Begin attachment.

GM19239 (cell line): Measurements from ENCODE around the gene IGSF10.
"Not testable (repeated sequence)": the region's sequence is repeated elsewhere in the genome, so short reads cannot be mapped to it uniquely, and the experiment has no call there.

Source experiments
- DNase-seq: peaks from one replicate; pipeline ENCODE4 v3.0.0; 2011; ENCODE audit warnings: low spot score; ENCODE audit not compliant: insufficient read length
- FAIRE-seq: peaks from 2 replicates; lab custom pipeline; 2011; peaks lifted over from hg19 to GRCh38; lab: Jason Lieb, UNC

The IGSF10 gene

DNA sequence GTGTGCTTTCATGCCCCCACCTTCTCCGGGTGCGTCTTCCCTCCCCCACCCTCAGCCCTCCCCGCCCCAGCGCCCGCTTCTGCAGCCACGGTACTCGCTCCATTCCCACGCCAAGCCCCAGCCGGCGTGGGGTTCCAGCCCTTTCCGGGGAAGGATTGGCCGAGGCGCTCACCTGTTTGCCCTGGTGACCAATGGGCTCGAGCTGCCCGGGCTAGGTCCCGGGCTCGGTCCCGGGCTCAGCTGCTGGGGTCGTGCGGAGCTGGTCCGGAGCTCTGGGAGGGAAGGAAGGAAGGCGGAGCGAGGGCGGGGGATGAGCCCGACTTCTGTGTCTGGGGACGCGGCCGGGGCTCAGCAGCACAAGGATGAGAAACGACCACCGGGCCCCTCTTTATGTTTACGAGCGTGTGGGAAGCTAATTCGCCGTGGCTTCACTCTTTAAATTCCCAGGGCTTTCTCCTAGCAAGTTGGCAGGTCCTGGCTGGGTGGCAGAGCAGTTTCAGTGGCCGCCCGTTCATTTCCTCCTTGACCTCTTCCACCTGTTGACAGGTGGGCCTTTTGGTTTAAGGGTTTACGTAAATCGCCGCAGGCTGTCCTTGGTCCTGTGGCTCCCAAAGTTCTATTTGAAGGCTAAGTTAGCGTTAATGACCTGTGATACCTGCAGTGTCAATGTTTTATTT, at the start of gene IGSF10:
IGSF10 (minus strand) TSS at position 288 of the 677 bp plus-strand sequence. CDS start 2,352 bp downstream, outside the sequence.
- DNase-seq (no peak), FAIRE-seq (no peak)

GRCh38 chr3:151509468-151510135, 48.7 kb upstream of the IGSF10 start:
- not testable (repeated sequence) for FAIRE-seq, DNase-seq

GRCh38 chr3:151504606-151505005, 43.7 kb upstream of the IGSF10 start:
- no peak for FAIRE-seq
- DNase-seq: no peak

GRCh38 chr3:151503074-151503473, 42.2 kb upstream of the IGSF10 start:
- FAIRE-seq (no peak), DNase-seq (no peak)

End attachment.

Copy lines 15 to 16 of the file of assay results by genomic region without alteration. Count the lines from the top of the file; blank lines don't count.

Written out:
GRCh38 chr3:151503074-151503473, 42.2 kb upstream of the IGSF10 start:
- FAIRE-seq (no peak), DNase-seq (no peak)